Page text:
University of Texas at Arlington\\Aerospace Engineering Program
  AE 5327 Computational Aerodynamics
\begin{center}\Large \bfseries
  Two-Dimensional Euler Equations for Flow\\Through a Supersonic Duct

 Zachary S. Davis


In this assignment we are asked to write a computer program utilizing
the MacCormack scheme to solve the two-dimensional Euler equations for
flow through a supersonic duct.  The problem defines the cross-sectional
area distribution as:

%%  using \pi  instead of  3.14159  ?
A(x) = \frac{H_0}{L} \times (2 - \sin \pi x)
 \quad \mbox{for} \quad 0<x<1\,.

Both subsonic and supersonic inlet conditions were investigated,
and for both studies several mesh resolutions $N_x \times N_y$ were utilized,
where $N_x$ and $N_y$ are the number of intervals
in the $X$ and $Y$ directions, respectively.
The computations were initialized using the solution to
the isentropic steady, quasi-one-dimensional case.
Additionally, the vertical velocity could either be initialized
by taking into account the $y$-variation,
or by setting it to zero.
Choosing either method to initialize the vertical velocity
was a non-issue for the computations.
To compare the two-dimensional converged solution to the quasi-1D solution,
an average of the desired result was taken as follows:

%%% \vol was defined in the preamble above
\bar{U}^y_{i} = \frac
 {\sum \limits^{N_y+1}_{j=1} u(i,j) \vol(i,j)}
 {\sum \limits^{N_y+1}_{j=1} \vol(i,j)}\,.

In order to investigate the convergence of the solution, the quantity
\frac{dU}{dt} =
  \tfrac{1}{2} \bigl( R^n + R^{n+\frac{1}{2}} \bigr)\,,
where $R$ represents the balance of fluxes (RHS).

%%% \CFL, \atmos, \Kelvin  are defined in the preamble
section{Subsonic Case}
For the subsonic case,
the upstream conditions $p = 1.0\atmos$, $T = 288\Kelvin$, and $M = 0.1$
and the downstream condition $p = 1.0\atmos$, were chosen.
%%  inline vertical-style fractions in text look bad, except for simple
%%  numerical ones; e.g. 1/2, 1/3, 3/4  others should use a slash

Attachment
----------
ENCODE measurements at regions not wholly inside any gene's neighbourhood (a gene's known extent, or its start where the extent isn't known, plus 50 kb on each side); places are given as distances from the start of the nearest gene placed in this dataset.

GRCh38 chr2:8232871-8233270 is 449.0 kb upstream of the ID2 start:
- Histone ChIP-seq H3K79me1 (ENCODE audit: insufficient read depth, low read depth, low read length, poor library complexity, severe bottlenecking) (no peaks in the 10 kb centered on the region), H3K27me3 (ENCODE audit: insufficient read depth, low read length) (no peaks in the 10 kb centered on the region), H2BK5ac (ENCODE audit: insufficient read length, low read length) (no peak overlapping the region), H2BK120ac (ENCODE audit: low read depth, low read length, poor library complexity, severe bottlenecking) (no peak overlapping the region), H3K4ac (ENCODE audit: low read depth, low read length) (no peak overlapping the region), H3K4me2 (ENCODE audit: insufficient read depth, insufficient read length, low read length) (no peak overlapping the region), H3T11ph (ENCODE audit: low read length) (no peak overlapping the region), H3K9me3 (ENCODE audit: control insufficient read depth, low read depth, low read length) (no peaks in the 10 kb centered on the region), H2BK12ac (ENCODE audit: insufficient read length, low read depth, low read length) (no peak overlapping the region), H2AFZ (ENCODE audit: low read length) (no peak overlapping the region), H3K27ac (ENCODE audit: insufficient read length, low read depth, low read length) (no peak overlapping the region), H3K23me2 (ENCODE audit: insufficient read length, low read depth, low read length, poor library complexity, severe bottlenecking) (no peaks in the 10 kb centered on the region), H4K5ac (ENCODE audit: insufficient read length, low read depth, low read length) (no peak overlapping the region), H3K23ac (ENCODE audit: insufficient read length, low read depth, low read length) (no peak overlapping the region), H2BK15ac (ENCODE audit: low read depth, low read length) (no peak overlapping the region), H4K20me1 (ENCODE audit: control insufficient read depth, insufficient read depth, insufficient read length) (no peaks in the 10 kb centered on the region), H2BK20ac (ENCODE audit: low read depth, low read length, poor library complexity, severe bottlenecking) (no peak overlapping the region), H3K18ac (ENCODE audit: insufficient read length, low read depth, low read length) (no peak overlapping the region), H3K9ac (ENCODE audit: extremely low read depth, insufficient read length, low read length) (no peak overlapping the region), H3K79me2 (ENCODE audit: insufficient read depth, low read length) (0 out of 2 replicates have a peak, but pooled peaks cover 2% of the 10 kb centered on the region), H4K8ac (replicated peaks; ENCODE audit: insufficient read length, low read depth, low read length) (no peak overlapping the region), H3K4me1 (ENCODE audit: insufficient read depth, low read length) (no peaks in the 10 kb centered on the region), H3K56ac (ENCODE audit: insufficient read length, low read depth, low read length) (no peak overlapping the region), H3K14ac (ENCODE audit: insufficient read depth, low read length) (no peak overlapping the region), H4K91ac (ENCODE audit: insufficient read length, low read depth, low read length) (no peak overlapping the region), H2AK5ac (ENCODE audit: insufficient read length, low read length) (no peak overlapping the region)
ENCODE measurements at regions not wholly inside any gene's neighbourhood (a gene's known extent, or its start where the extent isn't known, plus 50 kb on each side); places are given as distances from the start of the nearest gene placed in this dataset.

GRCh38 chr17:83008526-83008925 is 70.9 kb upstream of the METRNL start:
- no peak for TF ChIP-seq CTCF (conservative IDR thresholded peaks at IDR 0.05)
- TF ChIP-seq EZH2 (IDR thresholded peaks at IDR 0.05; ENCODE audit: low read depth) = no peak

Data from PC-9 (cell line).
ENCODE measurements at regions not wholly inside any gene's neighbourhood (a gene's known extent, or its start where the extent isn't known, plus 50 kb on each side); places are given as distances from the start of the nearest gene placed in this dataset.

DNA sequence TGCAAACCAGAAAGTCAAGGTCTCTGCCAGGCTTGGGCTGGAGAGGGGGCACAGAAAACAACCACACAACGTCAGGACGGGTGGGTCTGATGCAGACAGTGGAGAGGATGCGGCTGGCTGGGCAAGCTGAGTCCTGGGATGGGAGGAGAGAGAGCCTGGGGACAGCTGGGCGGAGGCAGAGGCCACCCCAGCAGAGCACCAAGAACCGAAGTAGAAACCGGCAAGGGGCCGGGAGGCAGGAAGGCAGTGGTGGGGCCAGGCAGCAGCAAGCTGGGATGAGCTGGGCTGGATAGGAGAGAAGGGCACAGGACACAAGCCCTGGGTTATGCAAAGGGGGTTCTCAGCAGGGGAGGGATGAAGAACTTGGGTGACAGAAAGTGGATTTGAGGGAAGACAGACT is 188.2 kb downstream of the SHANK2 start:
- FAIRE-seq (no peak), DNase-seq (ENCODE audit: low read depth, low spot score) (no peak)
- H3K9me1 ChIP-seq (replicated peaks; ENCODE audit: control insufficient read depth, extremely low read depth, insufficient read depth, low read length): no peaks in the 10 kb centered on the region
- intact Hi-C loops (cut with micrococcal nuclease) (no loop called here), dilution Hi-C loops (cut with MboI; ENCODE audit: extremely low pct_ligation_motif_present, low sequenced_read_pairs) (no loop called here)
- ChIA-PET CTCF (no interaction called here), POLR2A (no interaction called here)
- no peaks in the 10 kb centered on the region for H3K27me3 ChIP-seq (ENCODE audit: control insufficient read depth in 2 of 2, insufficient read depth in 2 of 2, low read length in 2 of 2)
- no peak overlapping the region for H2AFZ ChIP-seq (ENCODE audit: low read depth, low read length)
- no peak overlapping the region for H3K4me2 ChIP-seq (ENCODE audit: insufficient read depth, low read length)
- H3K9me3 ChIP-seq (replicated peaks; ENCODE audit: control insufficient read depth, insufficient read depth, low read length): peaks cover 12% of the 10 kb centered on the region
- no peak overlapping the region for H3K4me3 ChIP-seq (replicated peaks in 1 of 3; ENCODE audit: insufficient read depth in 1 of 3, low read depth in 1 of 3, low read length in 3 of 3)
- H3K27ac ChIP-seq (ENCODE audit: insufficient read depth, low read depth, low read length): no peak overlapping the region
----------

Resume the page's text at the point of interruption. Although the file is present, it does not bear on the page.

%%  If that doesn't do justice to the expression, then display it.
The duct aspect ratio ${H_0}/{L}$ was taken to be 0.10,
and a mesh consisting of $N_x = 50$, $N_y = 16$, and $\CFL = 0.9$
were also used for the investigation of this case.
The following is the convergence plot generated from computation:

\caption{This is my figure.}


%%%%%%  end of coding revised from an earlier message  %%%%%

> >
> > It works fine here.
> >
> > -- Gary
> >
> >
> > -----------------------------------------------------------------
> > To UNSUBSCRIBE, send email to <info at email.esm.psu.edu> with
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> > For additional HELP, send email to <info at email.esm.psu.edu> with
> > "help" (no quotes) in the body.
> > -----------------------------------------------------------------
> >
> >
> ========================================================
> Zachary S. Davis
> Department of Aerospace Engineering
> University of Texas at Arlington
> P.O. Box 19032
> Arlington, TX 76019
> Home:    (817) 272-6418            zsd3711 at gamma2.uta.edu
> Office:    (817) 272-5269
>           _Genius, that power that dazzles mortal eyes,
> 	  is oft but perseverance in disguise."
> 			--Henry Willard Austin
> ========================================================
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> "help" (no quotes) in the body.